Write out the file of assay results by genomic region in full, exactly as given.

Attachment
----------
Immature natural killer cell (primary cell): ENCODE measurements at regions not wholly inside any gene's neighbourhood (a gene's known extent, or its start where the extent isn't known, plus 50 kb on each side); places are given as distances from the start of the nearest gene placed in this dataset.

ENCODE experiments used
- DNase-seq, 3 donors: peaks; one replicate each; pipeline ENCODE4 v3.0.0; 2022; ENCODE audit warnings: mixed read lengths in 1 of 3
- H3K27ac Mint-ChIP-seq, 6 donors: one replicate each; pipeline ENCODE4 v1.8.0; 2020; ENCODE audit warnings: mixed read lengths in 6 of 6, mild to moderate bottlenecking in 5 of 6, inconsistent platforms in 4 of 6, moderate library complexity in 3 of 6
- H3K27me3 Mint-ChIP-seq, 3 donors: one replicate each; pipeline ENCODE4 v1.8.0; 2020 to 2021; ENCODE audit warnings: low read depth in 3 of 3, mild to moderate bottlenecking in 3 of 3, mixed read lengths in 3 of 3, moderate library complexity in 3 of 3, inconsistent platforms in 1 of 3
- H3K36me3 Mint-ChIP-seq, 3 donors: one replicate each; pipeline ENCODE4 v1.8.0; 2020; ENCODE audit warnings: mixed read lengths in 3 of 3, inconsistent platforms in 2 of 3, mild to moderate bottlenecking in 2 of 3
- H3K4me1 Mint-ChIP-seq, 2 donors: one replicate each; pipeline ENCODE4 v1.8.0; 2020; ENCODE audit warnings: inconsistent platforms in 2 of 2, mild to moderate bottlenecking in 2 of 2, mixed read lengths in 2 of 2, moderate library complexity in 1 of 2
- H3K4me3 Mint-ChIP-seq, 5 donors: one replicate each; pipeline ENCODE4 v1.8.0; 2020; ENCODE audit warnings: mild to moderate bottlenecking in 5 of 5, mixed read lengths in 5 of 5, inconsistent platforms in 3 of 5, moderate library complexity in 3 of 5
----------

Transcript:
Immature natural killer cell (primary cell): ENCODE measurements at regions not wholly inside any gene's neighbourhood (a gene's known extent, or its start where the extent isn't known, plus 50 kb on each side); places are given as distances from the start of the nearest gene placed in this dataset.

ENCODE experiments used
- DNase-seq, 3 donors: peaks; one replicate each; pipeline ENCODE4 v3.0.0; 2022; ENCODE audit warnings: mixed read lengths in 1 of 3
- H3K27ac Mint-ChIP-seq, 6 donors: one replicate each; pipeline ENCODE4 v1.8.0; 2020; ENCODE audit warnings: mixed read lengths in 6 of 6, mild to moderate bottlenecking in 5 of 6, inconsistent platforms in 4 of 6, moderate library complexity in 3 of 6
- H3K27me3 Mint-ChIP-seq, 3 donors: one replicate each; pipeline ENCODE4 v1.8.0; 2020 to 2021; ENCODE audit warnings: low read depth in 3 of 3, mild to moderate bottlenecking in 3 of 3, mixed read lengths in 3 of 3, moderate library complexity in 3 of 3, inconsistent platforms in 1 of 3
- H3K36me3 Mint-ChIP-seq, 3 donors: one replicate each; pipeline ENCODE4 v1.8.0; 2020; ENCODE audit warnings: mixed read lengths in 3 of 3, inconsistent platforms in 2 of 3, mild to moderate bottlenecking in 2 of 3
- H3K4me1 Mint-ChIP-seq, 2 donors: one replicate each; pipeline ENCODE4 v1.8.0; 2020; ENCODE audit warnings: inconsistent platforms in 2 of 2, mild to moderate bottlenecking in 2 of 2, mixed read lengths in 2 of 2, moderate library complexity in 1 of 2
- H3K4me3 Mint-ChIP-seq, 5 donors: one replicate each; pipeline ENCODE4 v1.8.0; 2020; ENCODE audit warnings: mild to moderate bottlenecking in 5 of 5, mixed read lengths in 5 of 5, inconsistent platforms in 3 of 5, moderate library complexity in 3 of 5